but as we think with holy and prayerful minds today - 
             as we thank God in our worship service for the harvest
             we are all enjoying,
I ask you - as I ask myself - where is your sense of thankfulness
at?  How complete is it?  How deep does it run in your life?

I Thessalonians, chapter five, verse eighteen says

          "Give thanks in all circumstances; for this is the
          will of God in Christ Jesus for you."

and in Ephesians, chapter five, where Paul is telling  
new Christians how they should live, it says:

          "Give thanks to God the Father at all times and for
          everything in the name of our Lord Jesus Christ."

The norm and the standard of the early church of the disciples
and the apostles was really incredible and it had incredible
results in the lives of those disciples and apostles, and in the
lives of all those around them.

They lived happy and triumphant lives,
they rejoiced even when they were being afflicted and persecuted,
and their fellowship continually grew until it reached the ends
of the earth.

Give thanks in all circumstances.  
Give thanks for everything.
Give thanks at all times.

This is a step beyond remembering God and thanking God for all
the wealth that we enjoy in this our promised land.

This is a step beyond remembering God  and obeying his commands
because he has given us fine houses and filled our bellies.

This is even a step beyond thanking God, 
as the leper thanked God, 
for healing him through Jesus of his disease.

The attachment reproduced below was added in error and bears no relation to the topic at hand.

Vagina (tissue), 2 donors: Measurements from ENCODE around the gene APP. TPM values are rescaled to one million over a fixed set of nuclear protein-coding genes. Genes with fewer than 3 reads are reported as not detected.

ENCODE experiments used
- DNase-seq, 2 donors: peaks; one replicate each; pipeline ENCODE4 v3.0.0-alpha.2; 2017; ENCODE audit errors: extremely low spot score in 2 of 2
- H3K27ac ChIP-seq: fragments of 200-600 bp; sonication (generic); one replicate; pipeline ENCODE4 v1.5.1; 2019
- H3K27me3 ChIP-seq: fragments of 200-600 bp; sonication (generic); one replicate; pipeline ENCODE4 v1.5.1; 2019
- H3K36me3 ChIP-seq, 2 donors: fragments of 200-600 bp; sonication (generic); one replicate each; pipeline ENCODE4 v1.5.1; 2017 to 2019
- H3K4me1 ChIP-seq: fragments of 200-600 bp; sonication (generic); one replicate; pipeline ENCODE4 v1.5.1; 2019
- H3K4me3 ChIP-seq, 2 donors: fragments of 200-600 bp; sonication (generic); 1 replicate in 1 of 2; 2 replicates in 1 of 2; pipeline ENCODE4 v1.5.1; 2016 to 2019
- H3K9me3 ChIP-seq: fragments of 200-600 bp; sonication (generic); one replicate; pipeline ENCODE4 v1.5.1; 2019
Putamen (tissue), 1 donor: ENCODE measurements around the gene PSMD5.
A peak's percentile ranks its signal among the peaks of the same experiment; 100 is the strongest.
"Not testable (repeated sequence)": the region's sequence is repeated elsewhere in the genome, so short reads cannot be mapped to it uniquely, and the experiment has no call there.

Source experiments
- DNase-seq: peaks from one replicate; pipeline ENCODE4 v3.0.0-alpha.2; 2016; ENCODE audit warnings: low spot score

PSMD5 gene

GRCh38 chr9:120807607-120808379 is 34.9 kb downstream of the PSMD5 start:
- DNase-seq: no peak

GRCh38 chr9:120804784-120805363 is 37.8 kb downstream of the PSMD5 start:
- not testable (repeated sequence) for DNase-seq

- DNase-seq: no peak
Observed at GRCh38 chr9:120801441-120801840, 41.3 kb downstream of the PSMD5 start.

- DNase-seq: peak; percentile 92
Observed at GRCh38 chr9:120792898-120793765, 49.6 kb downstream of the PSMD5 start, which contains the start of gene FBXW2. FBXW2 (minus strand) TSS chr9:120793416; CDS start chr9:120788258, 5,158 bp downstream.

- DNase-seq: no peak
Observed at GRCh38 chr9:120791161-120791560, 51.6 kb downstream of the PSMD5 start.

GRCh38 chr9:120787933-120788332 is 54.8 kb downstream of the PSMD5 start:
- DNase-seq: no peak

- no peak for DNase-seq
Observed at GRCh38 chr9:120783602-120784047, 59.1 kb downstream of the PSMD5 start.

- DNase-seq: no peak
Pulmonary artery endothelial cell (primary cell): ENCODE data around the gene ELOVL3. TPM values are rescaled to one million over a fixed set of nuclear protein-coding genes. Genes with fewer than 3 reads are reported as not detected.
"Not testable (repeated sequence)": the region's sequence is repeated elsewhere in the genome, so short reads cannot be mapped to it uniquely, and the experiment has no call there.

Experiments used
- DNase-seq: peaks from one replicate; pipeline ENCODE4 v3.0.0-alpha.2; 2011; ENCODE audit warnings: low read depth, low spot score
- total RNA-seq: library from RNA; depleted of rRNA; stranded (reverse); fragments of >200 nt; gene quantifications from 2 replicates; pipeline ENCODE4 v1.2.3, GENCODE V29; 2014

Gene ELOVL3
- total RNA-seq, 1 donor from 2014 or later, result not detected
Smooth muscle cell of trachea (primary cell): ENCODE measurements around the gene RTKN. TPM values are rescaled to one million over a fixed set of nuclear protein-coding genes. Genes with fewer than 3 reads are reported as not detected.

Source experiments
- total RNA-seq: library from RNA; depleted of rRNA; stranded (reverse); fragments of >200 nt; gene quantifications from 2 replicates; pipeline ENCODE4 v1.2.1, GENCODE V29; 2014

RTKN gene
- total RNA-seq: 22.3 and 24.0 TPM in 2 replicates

This is what Charlene called at recent workshop - "thanks -
living" - and it is demanding - and it is rewarding.

I say it is demanding - because quite frankly when I am feeling
pressed to wall I find it difficult to fulfil the word that says:

          "Do not worry about anything, but in everything by
          prayer and supplication with thanksgiving let your
          requests be made known to God."

And when I am feeling struck down by some affliction
or angry at my children for doing something that seems to me to
be thoughtless;
or upset at my dog for his having escaped out the door in the
morning and run off to the school;
I have difficulty feeling grateful to God for the circumstances I
am in.

Instead of wanting to praise God - or to pray to him about the
situation with thanksgiving,
         - I want to feel sorry for myself and the trouble I am in -
         - I want to yell at the kids for being whatever kids are when
         they are thoughtless  
         - and I want to throttle the dog, because I know darn well
         that when Laddie escapes and runs off to school he is not
         going to come back home any smarter than he was before.
How about you?